Bethlehem (300), Etzion DCL

Observers: 
Sylvia P.,Hannah A., Goni Z., Ronit D. (Reporting), Translator: Naomi Gal
11/05/2014
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Morning

 

Bethlehem Checkpoint 
06:25 – Already on the way, although there were a lot of people, it seemed as if there were fewer cars and it felt more at ease. Near the parking lot gardeners are unloading equipment for cultivating the gardens at the parking lot. On our way to the checkpoint our acquaintance is sitting with his friends at the usual place, and concurs that indeed today is a "Good day" at the checkpoint. Inside it is totally relaxed. The partition is already closed, the security guards are relaxed and 4 windows are operating. Not many people. A. an Ecumenical from France says that on the other side it is also calm today, even though there were many people.

06:45 – Y. the kidney transplanted child and his mother are passing. He looks better and better. Many families and youngsters are passing today. In honor of the Pentecost Holiday many permits for trips were granted.  The group we spoke to were scouts. Probably because there was no pressure of workers, they let them pass at this early hour. The young people fill the place with cheerful tumult. Some of them are somewhat surprised by this contact with the soldiers and the checking while passing, but the good mood prevails.

07:20 – There are almost no people. Only two windows are open. A worker arrives and   sweeps the place. We take advantage of the relative quiet and calm for a chat with the security guard who usually expels people rudely out of the checkpoint. We expressed our reservations about not allowing people to stay at the checkpoint, but if they are instructed to leave, he could do so politely, and ask them nicely to wait outside. He says he does what he wants. He decides how to behave. If he addresses them politely, they won’t heed him, he claims. We said it was worth a try, since the people who pass are human beings like him and us. He did not refute it but rejected the proposal to be polite.  Let’s see if there will be any change in the future.

Outside the checkpoint they are cleaning. We never saw the entrance to the checkpoint so clean! Landscaping and cleaning... we wonder if they may have already began preparing for the Pope’s visit. But could gardening and cleaning hide the ugliness of the checkpoint itself, the wall that is built so that there wouldn’t be an extra inch for the city of Bethlehem and of the occupation in general???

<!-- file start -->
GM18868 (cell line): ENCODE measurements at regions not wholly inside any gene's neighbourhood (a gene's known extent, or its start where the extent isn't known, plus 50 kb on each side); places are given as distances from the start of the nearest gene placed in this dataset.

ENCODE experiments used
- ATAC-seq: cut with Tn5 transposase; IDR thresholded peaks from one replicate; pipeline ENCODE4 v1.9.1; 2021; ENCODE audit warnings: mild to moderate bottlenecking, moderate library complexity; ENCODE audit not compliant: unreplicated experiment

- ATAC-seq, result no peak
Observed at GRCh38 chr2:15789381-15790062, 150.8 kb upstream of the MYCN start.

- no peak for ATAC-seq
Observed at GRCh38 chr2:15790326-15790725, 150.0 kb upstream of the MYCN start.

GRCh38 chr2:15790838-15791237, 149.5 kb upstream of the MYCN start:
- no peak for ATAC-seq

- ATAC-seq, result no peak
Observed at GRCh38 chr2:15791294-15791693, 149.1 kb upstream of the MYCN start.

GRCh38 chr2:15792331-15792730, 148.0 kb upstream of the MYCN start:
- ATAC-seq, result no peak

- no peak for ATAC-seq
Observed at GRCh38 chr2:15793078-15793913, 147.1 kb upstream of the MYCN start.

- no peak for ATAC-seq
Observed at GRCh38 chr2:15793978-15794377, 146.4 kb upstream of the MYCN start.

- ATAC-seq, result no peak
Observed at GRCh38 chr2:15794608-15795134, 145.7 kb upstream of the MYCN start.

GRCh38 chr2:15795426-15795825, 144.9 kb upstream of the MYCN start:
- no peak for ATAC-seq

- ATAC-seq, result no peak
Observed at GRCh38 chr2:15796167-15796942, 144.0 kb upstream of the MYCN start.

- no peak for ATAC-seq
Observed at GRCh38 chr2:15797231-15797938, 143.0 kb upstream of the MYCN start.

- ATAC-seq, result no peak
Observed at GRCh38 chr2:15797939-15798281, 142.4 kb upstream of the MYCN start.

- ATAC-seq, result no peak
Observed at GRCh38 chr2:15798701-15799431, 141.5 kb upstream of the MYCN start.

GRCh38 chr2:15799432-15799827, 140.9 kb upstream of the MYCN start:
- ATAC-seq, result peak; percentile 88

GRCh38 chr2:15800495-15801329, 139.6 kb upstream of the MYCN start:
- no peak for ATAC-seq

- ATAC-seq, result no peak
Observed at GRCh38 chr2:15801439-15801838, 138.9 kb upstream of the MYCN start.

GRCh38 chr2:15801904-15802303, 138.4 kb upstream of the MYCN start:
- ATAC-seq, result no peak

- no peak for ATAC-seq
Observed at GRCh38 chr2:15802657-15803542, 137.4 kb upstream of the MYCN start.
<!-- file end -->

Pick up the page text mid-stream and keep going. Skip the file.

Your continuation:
Etzion DCO

Many people are at the DCO. The machine issuing numbers is not working. The people waiting organized a list and now they all sit and wait. For lack of numbers they don’t let people in. With Hannah’s assistance from Ramat Gan (by phone) we helped a man who needs an entrance permit to Israel in order to take his babyinfo-icon-son for heart surgery at Tel Hashomer Hospital; we also helped a woman with a medical problem. We filled a number of applications for restriction removal for people who approached us. In most cases, we explained to them which documents they should bring to apply for removal of security restriction. We referred people with police restrictions to Haya, and a man who needed a permit to go to Jordan we referred to the Center for Human Rights. We spoke with the father of the sick baby, who was born with a heart defect. He is one month old and already in need of life-saving surgery. The mother, who gave birth by Caesarean section is still hospitalized due to complications. At home they have a 4 year old girl. The father says that one of his other children became like  a vegetable, following the negligent treatment received at a local hospital. We also spoke with a Palestinian whose wife is a resident of Rahat in the Negev. His permit to stay with his wife and children in Rahat expired, and he came to renew it.

08:35 A soldier and an officer arrived and fixed the machine that issues numbers. A tumult began, but two young men who prepared the list earlier tried (and somewhat succeeded) to restore order. People were called by name to come and take numbers from the machine. About 10 minutes later an

announcement blared through the speakers giving  the number and the window one has to approach. Many arrived for a magnetic card renewal, which begins only at 12:00 PM. They had more than three hours of waiting. Because of the pressure of issuing magnetic cards people arrive very early so they can get an early number in the queue, and so that the DCO doesn’t close before they attain their goal. As a reminder: people can get to DCO only once a week - every village or town has its own day  of reception.

We left at 09:30 or so.